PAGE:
USAG announced today that everything is totally fine and fixed, so you should stop asking questions and also bye.
And by that, I mean that Tom Forster has been selected as the new National Team Coordinator. Or, sorry, the new High-Performance Team Coordinator. Because that makes it all different and better. Nothing to see here. The performance is going to be so high. You won’t believe how high the performance will be.
Fans of the 90s will remember Forster of Colorado Aerials as the coach of Theresa Kulikowski, Kristy Powell and Doni Thompson—and Kerri Strug for a hot minute during her whistle-stop tour of America. Since then, he has held a lower-profile and more behind-the-scenes role in the elite coaching scene, and he was not the primary elite coach for the recent athletes from Colorado Aerials who may have been on your radar (Emily Muhlenhaupt, Kiersten Wang, Sharaya Musser).
That, quite honestly, could have been an influencing factor in the decision. He hasn’t had an opportunity to be publicly horrible in quite some time, which already put him on the high end of the list of candidates. And that seems to be the general reaction from within the gymnastics community—”it could have been worse”—what with names like Peggy Liddick floating around, and all. The consensus: he’s the best of the available options. The national team coaches seem to be optimistic about Forster, which means he will be given a chance rather than being thrown to the wolves immediately after the announcement. But of course, the proof will be in the…not being an aggressively ego-driven abusive maniac? Just that. We’re asking so much, I know. Stay cautious, my friends.
It may be unfair, but USAG has taught us to mistrust its process and automatically mistrust anyone it might think is suitable. Kerry Perry likes you? Well then what’s wrong with you?
For me, even the hiring of the world’s most amazing person in this position would be fraught with issues because the position itself is a problem. It puts too much power in a single person’s approach, which leads to tunnel vision and my-way-or-the-highway decision making, regardless of who that person is. Selector and judge and coach and teacher and advocate and hall monitor and dream-breaker all at the same time? Those roles don’t always go together. I’m hoping to see the announcement of some more separation of duties and responsibilities (selection vs. coaching vs. safety) as Forster slides into the role.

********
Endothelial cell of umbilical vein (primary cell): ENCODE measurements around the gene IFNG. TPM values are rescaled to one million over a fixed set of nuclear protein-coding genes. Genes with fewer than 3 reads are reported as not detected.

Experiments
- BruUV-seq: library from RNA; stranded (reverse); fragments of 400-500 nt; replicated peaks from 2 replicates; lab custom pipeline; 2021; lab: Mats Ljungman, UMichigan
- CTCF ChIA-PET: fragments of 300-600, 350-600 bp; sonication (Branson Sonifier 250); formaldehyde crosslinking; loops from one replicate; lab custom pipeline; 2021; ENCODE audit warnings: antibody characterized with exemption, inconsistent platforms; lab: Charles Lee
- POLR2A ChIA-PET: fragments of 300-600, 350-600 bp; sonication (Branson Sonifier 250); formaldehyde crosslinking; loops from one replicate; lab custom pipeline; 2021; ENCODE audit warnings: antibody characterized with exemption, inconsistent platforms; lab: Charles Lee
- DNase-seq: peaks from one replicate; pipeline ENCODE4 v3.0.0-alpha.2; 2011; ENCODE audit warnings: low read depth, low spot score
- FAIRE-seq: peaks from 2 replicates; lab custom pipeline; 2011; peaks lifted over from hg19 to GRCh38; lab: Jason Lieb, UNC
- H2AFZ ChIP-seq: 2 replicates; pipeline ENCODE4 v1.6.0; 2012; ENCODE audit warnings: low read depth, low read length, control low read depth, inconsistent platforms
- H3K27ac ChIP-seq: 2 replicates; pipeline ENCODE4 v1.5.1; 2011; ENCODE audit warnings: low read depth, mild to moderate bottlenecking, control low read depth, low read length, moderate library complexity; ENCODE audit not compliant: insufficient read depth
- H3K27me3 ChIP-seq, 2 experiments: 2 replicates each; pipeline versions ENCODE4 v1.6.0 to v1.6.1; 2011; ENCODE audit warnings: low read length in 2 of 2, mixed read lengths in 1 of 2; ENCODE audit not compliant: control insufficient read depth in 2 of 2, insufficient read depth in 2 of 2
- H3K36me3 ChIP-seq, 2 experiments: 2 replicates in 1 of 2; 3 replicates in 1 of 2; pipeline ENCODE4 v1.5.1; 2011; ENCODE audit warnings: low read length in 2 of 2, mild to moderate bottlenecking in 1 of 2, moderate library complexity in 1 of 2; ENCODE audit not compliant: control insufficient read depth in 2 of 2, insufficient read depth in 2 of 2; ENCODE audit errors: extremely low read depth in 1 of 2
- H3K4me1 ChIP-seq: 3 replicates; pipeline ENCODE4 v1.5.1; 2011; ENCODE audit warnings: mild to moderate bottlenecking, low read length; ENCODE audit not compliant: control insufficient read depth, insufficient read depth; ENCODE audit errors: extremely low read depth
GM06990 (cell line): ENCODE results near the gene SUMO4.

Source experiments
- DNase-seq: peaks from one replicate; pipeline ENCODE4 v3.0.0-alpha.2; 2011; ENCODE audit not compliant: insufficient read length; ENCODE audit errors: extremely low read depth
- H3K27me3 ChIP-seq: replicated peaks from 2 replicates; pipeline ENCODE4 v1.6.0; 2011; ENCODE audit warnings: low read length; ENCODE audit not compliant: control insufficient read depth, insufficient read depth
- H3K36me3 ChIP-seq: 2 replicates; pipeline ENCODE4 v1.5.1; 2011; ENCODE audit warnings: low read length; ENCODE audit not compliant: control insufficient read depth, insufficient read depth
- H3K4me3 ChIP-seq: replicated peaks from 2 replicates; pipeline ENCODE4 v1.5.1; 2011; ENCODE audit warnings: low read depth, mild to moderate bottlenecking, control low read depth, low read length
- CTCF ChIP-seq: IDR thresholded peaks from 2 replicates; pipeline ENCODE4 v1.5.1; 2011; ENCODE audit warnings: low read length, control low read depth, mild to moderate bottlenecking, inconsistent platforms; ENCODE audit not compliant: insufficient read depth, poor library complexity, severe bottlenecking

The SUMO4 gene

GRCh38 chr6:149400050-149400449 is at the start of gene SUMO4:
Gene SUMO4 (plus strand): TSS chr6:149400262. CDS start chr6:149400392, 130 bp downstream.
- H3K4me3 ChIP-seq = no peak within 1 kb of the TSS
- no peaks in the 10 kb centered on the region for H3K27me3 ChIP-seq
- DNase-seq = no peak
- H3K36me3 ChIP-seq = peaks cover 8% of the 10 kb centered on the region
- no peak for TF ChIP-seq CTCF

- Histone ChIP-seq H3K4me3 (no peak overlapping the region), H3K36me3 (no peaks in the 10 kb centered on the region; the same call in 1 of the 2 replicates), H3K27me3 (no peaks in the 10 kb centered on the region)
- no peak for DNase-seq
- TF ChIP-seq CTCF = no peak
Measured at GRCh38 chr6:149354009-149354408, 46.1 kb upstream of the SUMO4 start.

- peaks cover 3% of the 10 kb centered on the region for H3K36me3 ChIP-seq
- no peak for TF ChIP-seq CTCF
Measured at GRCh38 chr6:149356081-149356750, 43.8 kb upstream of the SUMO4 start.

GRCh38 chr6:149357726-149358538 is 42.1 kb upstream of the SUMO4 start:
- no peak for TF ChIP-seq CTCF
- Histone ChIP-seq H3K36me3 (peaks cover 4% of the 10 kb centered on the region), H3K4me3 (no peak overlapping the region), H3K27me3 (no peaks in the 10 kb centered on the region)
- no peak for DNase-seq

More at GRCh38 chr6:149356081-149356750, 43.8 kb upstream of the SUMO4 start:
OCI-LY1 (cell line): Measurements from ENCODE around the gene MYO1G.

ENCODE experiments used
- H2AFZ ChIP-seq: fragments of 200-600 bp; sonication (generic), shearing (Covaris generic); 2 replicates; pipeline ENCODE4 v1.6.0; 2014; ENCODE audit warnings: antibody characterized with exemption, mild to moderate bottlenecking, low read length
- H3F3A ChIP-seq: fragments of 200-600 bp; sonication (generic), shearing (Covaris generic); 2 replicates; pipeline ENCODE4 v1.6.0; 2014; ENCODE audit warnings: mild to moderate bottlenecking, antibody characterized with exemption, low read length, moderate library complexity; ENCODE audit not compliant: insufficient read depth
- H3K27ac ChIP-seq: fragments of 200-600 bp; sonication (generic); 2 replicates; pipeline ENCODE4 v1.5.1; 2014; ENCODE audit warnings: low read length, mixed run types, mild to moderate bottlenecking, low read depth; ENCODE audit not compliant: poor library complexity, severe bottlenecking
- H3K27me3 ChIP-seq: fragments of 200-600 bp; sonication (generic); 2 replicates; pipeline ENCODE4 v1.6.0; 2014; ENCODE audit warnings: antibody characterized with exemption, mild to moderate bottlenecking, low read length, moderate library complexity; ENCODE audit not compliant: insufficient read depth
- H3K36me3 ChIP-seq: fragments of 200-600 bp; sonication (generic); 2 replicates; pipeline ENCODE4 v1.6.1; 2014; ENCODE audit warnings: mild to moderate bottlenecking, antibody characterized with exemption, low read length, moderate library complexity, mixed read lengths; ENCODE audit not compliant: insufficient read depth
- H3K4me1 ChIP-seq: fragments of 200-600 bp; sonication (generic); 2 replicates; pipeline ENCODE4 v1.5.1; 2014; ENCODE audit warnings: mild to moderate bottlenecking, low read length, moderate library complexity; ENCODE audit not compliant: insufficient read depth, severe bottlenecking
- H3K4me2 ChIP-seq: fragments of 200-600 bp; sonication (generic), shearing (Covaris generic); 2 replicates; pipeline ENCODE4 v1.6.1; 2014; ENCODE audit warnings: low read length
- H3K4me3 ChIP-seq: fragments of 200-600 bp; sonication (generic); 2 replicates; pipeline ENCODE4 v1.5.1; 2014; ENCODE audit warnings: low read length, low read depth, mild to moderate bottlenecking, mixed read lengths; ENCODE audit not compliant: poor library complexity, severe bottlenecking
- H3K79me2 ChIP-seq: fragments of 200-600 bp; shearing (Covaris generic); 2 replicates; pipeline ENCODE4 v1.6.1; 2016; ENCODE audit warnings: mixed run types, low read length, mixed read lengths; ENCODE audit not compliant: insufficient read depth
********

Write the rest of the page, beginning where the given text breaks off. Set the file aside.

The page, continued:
The focus of the national team camps should also become less about pouring a dozen more coaches on the problem and more about providing resources the athletes don’t have access to in their home gyms—psychological, nutritional, etc. Camps should be a learning opportunity, not a Hunger Game. If it were only about verification and selection, then just make it a straightforward competition and be done with it. A training camp can (and should) be something different, where evaluation is part of the process, but only part.
In that regard, Forster certainly said all the right words in his initial announcement—teach, support, athletes, positivity, voice—but of course anyone would say those things. That doesn’t tell us anything yet, and there will be concerns about selecting anyone who sharpened his teeth as a member of the elite coaching crew of the mid-90s where “aggressively ego-driven abusive maniac” was like the whole thing. Pretty sure it was in the handbook. Picking someone from that era doesn’t exactly scream “MOVING FORWARD FRESH START.”
(Also, Will Graves asked him about video of verification, and he stayed on that same old nonsensical line about GIVING AWAY THE PRECIOUS AMERICAN SECRETS TO THE COMMIES, which was not ideal.)
For us fans, most of what we remember about Tom and Lori Forster comes from three things that all occurred in 1996, which is a long time ago.
1) His performance after Kulikowski fell on compulsory beam at 96 Trials.
2) Whatever the crap this was.
3) That bizarre fluff piece from the 1996 American Cup (I accidentally said it was from Trials on this week’s GymCastic, but you get the idea) where NBC decided to present him with a narrative of “this nice coach who has this weird strategy where you’re not supposed to be a giant asshole, HOW WEIRD” and where he was Sister Mary Full of Sass about Kerri Strug and also every gymnast.
Hey, that’s my job.
Yeah, this is going to need a full recap. It is such an aggressively upsetting example of NBC’s Cult of the Coaches, Gymnasts as Wind-up Dolls to Do Your Bidding era—one that unfortunately had lasting influence on the attitudes of so many coaches.
These memories we have of that era are why—to gain popular support in this position—Forster will have to prove that the coaching of the 90s and that way of speaking about gymnasts is not what he’s about. He’ll have to show by example a recognition that it is not about him, that it’s not his OLYMPIC DREAM, that the goal of your life shouldn’t be to IMPRESS him, that opportunities are earned by athletes rather than bestowed by his blessed generosity, and that…like…safety and oversight and professional boundaries and transparency are concepts that exist, or whatever.
So yes. We shall see.